Oh, the depths of conceit in the human soul, to actually think we should ask ourselves why we allow suffering on earth, gods that we are!! This is blatant blasphemy, and quite indistinguishable from the heathen understanding of the divinity of man. 2 Cor. 3:17-18 most certainly does not say we are transformed into the light, but that we are being transformed into his image or likeness, not his essence.

To call the coming Kingdom of God to be the work of God’s children acting in their divinization, restoring the Earth and rebuilding all human institutions to eliminate hunger, hopelessness, and violence, is pure Dominionism; see this source). We are not responsible for saving the world but for spreading the gospel, to be salt and light, to be ambassadors. We are not the Savior but his representatives.

Notice then that what follows from all this is a rejection of the literal return of Jesus in the Rapture, another hotly-disputed topic to be covered separately. But standard Dominionist teaching is that Jesus will not return until Christians have literally taken over the world. It’s very interesting to see how literal the Bible becomes when it’s focused not on Christ but on us and our works.

Next our being one with God is taken beyond unity and fellowship to our being both human and divine. Not all of the Orthodox go this far, and rightly so; only Jesus will ever have this dual nature. Even so, they would say that we actually partake of God in such a way as to share his energies, whatever that is supposed to mean.

Thomas Aquinas was quite mistaken about his belief that a poker in the fire becomes the fire. In time the fire destroys it completely; it never takes every attribute of the fire, or any attribute of the fire at all. It does not acquire a dual nature as both iron and fire. Supposedly this indicates our becoming god and yet still remaining human, but it fails both as an analogy and as a Biblical truth.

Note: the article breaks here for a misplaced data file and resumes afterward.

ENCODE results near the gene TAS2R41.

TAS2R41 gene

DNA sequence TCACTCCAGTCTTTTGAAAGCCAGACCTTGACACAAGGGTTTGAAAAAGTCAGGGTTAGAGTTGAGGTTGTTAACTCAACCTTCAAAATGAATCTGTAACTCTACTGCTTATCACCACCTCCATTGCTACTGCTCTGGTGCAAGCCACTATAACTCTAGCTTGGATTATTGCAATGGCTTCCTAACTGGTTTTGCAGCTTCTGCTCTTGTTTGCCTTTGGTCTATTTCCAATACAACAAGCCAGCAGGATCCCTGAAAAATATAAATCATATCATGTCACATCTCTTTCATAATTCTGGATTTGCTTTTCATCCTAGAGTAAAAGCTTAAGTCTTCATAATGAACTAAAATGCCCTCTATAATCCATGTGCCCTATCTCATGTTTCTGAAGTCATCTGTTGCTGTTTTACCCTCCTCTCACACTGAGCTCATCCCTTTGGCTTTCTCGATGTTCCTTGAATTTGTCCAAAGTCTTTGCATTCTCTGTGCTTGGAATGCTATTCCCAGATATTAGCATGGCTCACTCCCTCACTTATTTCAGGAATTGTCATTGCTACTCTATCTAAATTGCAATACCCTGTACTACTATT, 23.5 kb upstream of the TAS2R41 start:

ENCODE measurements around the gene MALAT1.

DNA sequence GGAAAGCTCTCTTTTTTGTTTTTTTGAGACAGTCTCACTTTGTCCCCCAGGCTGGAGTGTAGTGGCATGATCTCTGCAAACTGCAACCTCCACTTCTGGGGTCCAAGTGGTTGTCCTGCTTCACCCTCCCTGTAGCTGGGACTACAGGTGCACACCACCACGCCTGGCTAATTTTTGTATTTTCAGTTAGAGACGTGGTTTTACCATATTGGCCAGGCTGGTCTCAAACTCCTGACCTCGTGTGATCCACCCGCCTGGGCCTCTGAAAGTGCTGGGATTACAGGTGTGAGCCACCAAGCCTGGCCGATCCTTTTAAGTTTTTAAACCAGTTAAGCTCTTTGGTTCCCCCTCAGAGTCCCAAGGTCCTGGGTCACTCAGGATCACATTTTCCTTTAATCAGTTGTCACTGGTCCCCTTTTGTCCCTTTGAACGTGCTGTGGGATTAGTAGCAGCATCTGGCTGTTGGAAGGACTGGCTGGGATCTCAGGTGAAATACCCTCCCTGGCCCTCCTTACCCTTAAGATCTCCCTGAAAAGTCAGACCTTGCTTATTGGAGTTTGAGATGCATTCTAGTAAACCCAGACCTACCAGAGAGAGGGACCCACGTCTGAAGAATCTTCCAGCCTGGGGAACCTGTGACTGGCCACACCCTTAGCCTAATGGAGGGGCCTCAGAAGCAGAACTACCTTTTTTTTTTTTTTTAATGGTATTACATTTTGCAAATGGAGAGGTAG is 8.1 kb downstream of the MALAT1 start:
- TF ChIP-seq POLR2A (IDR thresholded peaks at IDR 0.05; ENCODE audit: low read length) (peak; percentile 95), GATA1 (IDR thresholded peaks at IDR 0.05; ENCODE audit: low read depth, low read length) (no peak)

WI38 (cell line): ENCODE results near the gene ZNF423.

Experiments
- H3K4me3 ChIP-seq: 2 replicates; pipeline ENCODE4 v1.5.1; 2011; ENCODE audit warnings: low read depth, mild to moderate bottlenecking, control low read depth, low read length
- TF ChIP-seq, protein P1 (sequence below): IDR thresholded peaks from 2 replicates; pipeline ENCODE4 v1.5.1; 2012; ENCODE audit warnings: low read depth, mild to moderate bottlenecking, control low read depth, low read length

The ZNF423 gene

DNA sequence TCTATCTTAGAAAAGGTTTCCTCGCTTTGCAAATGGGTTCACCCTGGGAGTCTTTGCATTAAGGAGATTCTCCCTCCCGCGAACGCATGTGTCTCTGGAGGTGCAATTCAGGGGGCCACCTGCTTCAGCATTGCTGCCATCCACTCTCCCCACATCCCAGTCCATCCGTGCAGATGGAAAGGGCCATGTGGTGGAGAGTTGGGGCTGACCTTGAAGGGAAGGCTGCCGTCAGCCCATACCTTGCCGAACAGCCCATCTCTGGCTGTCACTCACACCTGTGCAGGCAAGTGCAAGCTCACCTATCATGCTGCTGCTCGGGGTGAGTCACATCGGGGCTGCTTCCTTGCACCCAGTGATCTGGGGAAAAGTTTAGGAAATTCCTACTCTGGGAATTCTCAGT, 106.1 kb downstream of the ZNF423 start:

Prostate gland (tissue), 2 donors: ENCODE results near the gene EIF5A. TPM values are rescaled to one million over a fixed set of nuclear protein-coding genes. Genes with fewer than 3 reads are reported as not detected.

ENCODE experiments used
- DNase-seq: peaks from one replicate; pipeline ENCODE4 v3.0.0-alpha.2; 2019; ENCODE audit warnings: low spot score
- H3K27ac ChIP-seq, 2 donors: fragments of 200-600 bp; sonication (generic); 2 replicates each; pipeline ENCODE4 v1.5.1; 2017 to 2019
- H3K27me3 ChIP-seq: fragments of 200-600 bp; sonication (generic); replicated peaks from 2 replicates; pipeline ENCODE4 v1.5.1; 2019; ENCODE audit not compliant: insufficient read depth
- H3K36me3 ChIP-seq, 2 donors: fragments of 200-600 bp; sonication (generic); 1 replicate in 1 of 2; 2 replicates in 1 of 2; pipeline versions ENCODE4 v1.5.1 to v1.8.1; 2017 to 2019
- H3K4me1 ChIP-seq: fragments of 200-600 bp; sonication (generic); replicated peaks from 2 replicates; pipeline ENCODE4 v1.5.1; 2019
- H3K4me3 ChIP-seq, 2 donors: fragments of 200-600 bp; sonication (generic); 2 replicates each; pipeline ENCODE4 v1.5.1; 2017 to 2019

Now we come to the bottom of this slippery slope: ecumenism, a blending of all religions through mysticism. The writer clearly draws a connection between the Orthodox understanding of deification and that of the Hindus, Muslims, and Buddhists. This is nothing less than the glue that will hold them all into a global super-religion, the one prophesied in Revelation, which orthodox theology has declared mystery. Truth is not a popularity contest, but the writer appeals to many great teachers on the mystical path as a reason to accept this falsehood. That some of them frequently refer to the teachings of Jesus is hardly a reason to endorse their views. Why ask unbelievers about Jesus when we can read the Bible? Why is the Bible to be rejected as showing us Jesus in favor of these teachers?

Third Quote

Finally, we see that all of this really does do more than make us a participant of godliness and a recipient of grace: Man is to be a completer of the incomplete Trinity! How much more obvious can it be than this, that these Orthodox teachings are not orthodoxy but blasphemy?


If we follow along the path from the seeming Biblical statements at the top to the blasphemy at the bottom, we’ll see why a small deviation from the truth at the beginning can result in a huge error at the end. People never seem to see the harm in things until they are drawn into complete heresy, and by then it may be too late. We must be very careful what we agree to when discussing these things; we must demand precise definitions and discuss their implications. As scripture wanrs us in 1 Cor. 5:6, Don’t you know that a little yeast leavens the whole batch of dough? And in Luke 20:46, Beware of the teachers of the law. They like to walk around in flowing robes and love to be greeted with respect in the marketplaces and have the most important seats in the synagogues and the places of honor at banquets.

Beware of popular religions and authoritative-sounding elitists, of those who say they want to enlighten us and show us a better way than those old dry denominations. Instead take the example of Paul, who said For I resolved to know nothing while I was with you except Jesus Christ and him crucified (1 Cor. 2:2).